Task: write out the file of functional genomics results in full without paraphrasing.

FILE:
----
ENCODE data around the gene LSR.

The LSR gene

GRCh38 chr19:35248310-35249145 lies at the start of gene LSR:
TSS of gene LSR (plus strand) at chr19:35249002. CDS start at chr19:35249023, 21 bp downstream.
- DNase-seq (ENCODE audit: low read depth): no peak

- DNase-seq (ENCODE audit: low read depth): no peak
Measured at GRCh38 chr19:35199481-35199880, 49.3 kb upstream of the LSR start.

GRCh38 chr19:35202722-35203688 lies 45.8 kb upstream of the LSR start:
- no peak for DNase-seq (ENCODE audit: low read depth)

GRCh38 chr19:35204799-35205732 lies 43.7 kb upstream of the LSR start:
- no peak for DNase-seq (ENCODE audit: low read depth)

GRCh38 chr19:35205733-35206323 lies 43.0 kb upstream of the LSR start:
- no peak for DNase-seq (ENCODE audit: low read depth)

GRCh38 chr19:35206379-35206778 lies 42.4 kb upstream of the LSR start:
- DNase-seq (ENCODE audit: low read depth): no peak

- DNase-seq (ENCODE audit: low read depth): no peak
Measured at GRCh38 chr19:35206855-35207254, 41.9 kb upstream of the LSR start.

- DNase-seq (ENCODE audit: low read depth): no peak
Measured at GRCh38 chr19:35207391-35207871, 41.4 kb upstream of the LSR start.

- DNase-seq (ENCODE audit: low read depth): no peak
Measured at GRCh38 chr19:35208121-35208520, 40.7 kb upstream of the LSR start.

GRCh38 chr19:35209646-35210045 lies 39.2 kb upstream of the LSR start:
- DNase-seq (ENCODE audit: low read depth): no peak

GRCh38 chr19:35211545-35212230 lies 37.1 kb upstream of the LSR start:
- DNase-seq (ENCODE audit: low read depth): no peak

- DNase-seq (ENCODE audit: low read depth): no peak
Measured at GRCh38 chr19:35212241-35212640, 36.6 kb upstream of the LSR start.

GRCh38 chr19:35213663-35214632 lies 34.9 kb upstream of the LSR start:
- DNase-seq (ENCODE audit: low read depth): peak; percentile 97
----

ENCODE data around the gene LSR.

The LSR gene

GRCh38 chr19:35248310-35249145 lies at the start of gene LSR:
TSS of gene LSR (plus strand) at chr19:35249002. CDS start at chr19:35249023, 21 bp downstream.
- DNase-seq (ENCODE audit: low read depth): no peak

- DNase-seq (ENCODE audit: low read depth): no peak
Measured at GRCh38 chr19:35199481-35199880, 49.3 kb upstream of the LSR start.

GRCh38 chr19:35202722-35203688 lies 45.8 kb upstream of the LSR start:
- no peak for DNase-seq (ENCODE audit: low read depth)

GRCh38 chr19:35204799-35205732 lies 43.7 kb upstream of the LSR start:
- no peak for DNase-seq (ENCODE audit: low read depth)

GRCh38 chr19:35205733-35206323 lies 43.0 kb upstream of the LSR start:
- no peak for DNase-seq (ENCODE audit: low read depth)

GRCh38 chr19:35206379-35206778 lies 42.4 kb upstream of the LSR start:
- DNase-seq (ENCODE audit: low read depth): no peak

- DNase-seq (ENCODE audit: low read depth): no peak
Measured at GRCh38 chr19:35206855-35207254, 41.9 kb upstream of the LSR start.

- DNase-seq (ENCODE audit: low read depth): no peak
Measured at GRCh38 chr19:35207391-35207871, 41.4 kb upstream of the LSR start.

- DNase-seq (ENCODE audit: low read depth): no peak
Measured at GRCh38 chr19:35208121-35208520, 40.7 kb upstream of the LSR start.

GRCh38 chr19:35209646-35210045 lies 39.2 kb upstream of the LSR start:
- DNase-seq (ENCODE audit: low read depth): no peak

GRCh38 chr19:35211545-35212230 lies 37.1 kb upstream of the LSR start:
- DNase-seq (ENCODE audit: low read depth): no peak

- DNase-seq (ENCODE audit: low read depth): no peak
Measured at GRCh38 chr19:35212241-35212640, 36.6 kb upstream of the LSR start.

GRCh38 chr19:35213663-35214632 lies 34.9 kb upstream of the LSR start:
- DNase-seq (ENCODE audit: low read depth): peak; percentile 97